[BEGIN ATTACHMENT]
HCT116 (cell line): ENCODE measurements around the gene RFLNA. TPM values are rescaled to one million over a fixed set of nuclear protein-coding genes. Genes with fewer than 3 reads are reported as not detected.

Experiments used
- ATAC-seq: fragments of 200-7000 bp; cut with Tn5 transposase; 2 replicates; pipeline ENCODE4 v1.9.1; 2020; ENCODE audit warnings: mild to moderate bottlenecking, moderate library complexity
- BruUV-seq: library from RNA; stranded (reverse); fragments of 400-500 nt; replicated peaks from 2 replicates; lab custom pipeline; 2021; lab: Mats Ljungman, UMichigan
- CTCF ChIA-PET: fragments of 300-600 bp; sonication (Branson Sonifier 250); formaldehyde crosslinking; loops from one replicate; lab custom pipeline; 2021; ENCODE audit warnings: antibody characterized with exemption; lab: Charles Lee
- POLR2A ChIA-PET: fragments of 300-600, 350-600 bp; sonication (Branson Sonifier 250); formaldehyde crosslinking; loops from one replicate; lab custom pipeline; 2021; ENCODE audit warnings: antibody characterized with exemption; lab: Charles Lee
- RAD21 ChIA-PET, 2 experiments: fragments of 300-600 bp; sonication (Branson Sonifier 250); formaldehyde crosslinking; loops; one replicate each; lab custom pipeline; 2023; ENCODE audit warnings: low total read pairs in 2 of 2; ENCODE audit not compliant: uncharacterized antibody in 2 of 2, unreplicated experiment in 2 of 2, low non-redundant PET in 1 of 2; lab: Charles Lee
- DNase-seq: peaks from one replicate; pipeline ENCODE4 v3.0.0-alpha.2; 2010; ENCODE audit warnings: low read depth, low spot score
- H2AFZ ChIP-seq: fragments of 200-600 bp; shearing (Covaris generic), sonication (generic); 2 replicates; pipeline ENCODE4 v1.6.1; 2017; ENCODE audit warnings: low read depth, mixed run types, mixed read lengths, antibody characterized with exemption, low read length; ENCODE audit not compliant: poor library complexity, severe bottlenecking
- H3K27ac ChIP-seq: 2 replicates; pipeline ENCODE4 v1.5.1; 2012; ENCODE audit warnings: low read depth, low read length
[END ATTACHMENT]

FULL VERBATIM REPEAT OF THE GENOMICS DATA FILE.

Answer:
HCT116 (cell line): ENCODE measurements around the gene RFLNA. TPM values are rescaled to one million over a fixed set of nuclear protein-coding genes. Genes with fewer than 3 reads are reported as not detected.

Experiments used
- ATAC-seq: fragments of 200-7000 bp; cut with Tn5 transposase; 2 replicates; pipeline ENCODE4 v1.9.1; 2020; ENCODE audit warnings: mild to moderate bottlenecking, moderate library complexity
- BruUV-seq: library from RNA; stranded (reverse); fragments of 400-500 nt; replicated peaks from 2 replicates; lab custom pipeline; 2021; lab: Mats Ljungman, UMichigan
- CTCF ChIA-PET: fragments of 300-600 bp; sonication (Branson Sonifier 250); formaldehyde crosslinking; loops from one replicate; lab custom pipeline; 2021; ENCODE audit warnings: antibody characterized with exemption; lab: Charles Lee
- POLR2A ChIA-PET: fragments of 300-600, 350-600 bp; sonication (Branson Sonifier 250); formaldehyde crosslinking; loops from one replicate; lab custom pipeline; 2021; ENCODE audit warnings: antibody characterized with exemption; lab: Charles Lee
- RAD21 ChIA-PET, 2 experiments: fragments of 300-600 bp; sonication (Branson Sonifier 250); formaldehyde crosslinking; loops; one replicate each; lab custom pipeline; 2023; ENCODE audit warnings: low total read pairs in 2 of 2; ENCODE audit not compliant: uncharacterized antibody in 2 of 2, unreplicated experiment in 2 of 2, low non-redundant PET in 1 of 2; lab: Charles Lee
- DNase-seq: peaks from one replicate; pipeline ENCODE4 v3.0.0-alpha.2; 2010; ENCODE audit warnings: low read depth, low spot score
- H2AFZ ChIP-seq: fragments of 200-600 bp; shearing (Covaris generic), sonication (generic); 2 replicates; pipeline ENCODE4 v1.6.1; 2017; ENCODE audit warnings: low read depth, mixed run types, mixed read lengths, antibody characterized with exemption, low read length; ENCODE audit not compliant: poor library complexity, severe bottlenecking
- H3K27ac ChIP-seq: 2 replicates; pipeline ENCODE4 v1.5.1; 2012; ENCODE audit warnings: low read depth, low read length